9-4-18 Student Government

LSU Student Government office operates during normal hours in the LSU Student Union on Tuesday, Sept. 4, 2018.

LSU’s Student Senate tackled several issues including a resignation, a ride-share initiative and legislation about sexual assault in a four-hour session on Nov. 19.

Claire Parish resigned as commissioner of elections in light of the bill of impeachment the Senate brought against her. She said she felt forced to resign due to “being targeted by members of the Senate who have not gotten their way.” She said she was harassed and mistreated by “disgruntled members of the Senate” including Senate Speaker Justin Martin and Senator Drake Brignac.

She said the claims against her are foundationless, and she resigned to show she will not “subject herself to their continued harassment” during the impeachment hearing that was scheduled to take place at Wednesday’s meeting.

Senators Olivia Taylor and Harris Quadir introduced a finance bill to allocate $15,000 from the Senate surplus account to fund a ride-share program that would operate in a 15-mile radius around campus. The ride-share program would allow LSU to enter into negotiations with ride-share companies to get students a 10% discount on their rides in a 15-mile radius around campus. This is a pilot program for which the executive branch of SG would be providing $10,000.

When the finance bill moved to a vote, it failed 24-14 with seven abstaining. Similar ride-share bills have been voted on under several SG presidents’ administrations dating back to 2017.

There was a unanimous vote to pass legislation authored by Martin to update SG policies addressing harmful behavior. The policy would set rules for behavior that is not allowed and how SG would handle such behavior.

A resolution was introduced to urge the University to make systemic changes to the procedures for handling sexual misconduct, sexual assault, sexual violence and rape. It would urge the University to fire employees who mishandled reporting to Title IX. The resolution to urge LSU to make systemic changes to how it handles sexual harassment, sexual assault and rape on campus passed unanimously through Senate.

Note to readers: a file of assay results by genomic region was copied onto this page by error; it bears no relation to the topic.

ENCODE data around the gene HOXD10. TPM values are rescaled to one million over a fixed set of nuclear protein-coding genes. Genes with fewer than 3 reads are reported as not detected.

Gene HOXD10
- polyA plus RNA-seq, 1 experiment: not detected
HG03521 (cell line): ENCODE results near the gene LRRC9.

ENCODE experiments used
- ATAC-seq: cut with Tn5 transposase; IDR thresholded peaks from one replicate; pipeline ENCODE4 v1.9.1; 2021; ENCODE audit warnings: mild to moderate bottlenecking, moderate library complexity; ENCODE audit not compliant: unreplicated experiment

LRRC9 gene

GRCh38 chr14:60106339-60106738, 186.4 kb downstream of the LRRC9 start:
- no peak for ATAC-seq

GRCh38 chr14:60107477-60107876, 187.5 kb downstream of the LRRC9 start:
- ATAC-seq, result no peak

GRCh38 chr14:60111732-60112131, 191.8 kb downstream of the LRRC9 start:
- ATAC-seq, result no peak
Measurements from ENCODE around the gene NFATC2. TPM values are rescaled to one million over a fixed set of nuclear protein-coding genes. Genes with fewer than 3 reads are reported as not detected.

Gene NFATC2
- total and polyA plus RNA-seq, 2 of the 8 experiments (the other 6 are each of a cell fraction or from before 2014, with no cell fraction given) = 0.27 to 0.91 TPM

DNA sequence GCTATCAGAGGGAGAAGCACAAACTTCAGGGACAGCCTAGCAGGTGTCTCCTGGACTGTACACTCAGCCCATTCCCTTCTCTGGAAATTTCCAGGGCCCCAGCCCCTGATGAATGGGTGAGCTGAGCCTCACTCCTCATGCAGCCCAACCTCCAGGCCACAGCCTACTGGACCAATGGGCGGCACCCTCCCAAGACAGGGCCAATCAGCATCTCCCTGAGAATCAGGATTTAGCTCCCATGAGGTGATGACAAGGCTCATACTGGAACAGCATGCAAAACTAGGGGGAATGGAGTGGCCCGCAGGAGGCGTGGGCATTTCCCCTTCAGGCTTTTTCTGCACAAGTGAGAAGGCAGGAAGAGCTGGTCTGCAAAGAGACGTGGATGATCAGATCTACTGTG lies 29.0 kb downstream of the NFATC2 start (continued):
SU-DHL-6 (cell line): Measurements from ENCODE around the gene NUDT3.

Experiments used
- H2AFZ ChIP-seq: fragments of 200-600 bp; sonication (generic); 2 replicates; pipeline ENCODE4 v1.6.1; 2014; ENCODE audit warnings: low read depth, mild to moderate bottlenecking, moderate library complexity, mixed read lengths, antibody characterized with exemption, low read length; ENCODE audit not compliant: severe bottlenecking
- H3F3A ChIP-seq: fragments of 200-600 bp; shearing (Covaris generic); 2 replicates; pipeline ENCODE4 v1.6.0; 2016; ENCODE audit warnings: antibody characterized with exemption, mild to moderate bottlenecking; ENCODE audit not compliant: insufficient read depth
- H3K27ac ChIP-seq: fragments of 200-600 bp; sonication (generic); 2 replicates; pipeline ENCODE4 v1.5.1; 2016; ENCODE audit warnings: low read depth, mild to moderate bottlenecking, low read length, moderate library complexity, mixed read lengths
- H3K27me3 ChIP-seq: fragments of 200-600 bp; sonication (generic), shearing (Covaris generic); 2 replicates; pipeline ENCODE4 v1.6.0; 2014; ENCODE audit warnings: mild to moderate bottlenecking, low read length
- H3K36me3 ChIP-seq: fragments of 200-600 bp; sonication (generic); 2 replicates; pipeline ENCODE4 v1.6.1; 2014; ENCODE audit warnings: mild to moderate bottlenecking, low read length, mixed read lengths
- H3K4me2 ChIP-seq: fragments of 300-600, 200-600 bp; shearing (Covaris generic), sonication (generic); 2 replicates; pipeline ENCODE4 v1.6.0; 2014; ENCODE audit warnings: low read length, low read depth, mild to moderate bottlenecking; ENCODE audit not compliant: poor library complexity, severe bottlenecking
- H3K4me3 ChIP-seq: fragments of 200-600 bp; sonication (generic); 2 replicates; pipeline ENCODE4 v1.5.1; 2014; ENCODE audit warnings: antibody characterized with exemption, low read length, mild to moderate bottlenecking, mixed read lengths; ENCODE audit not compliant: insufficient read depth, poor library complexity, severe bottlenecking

Senator Xander du Plooy introduced a bill to urge student organizations to present a PowerPoint including resources for sexual assault and violence in order to receive Senate funding. The bill came in response to a similar bill that SG President Stone Cox vetoed Nov. 6 regarding sexual assault training.

“This is a Great Value version of the bill that was recently vetoed,” Senator Harris Quadir said. “Sometimes Great Value is great, but I don’t think a PowerPoint would be effective.”

du Plooy said the PowerPoint in question would be created by sexual assault survivors and reviewed by the Student Health Center and advocacy groups before being given to student organization to present. The bill passed 17-8 with 11 abstentions.

Senators Angel Puder and Matt McClure introduced a bill that would require student organizations that come to Senate for funding to receive sexual assault training from one of several programs, not just TigerBITes or STAR, like SGB 13 (the vetoed bill) offered. Puder and McClure’s bill passed unanimously.

In his last remarks as a senator, Senator Jack Green addressed a clandestine issue he claims the Senate is aware of regarding a secret organization at LSU.

“If you have to keep it a secret, it is not democratic,” Green said. “Secret organizations, we all know they exist. If you know about them and you stay quiet, you need to reassess why you’re in [Senate]. GLOCK, I’m looking at you.”

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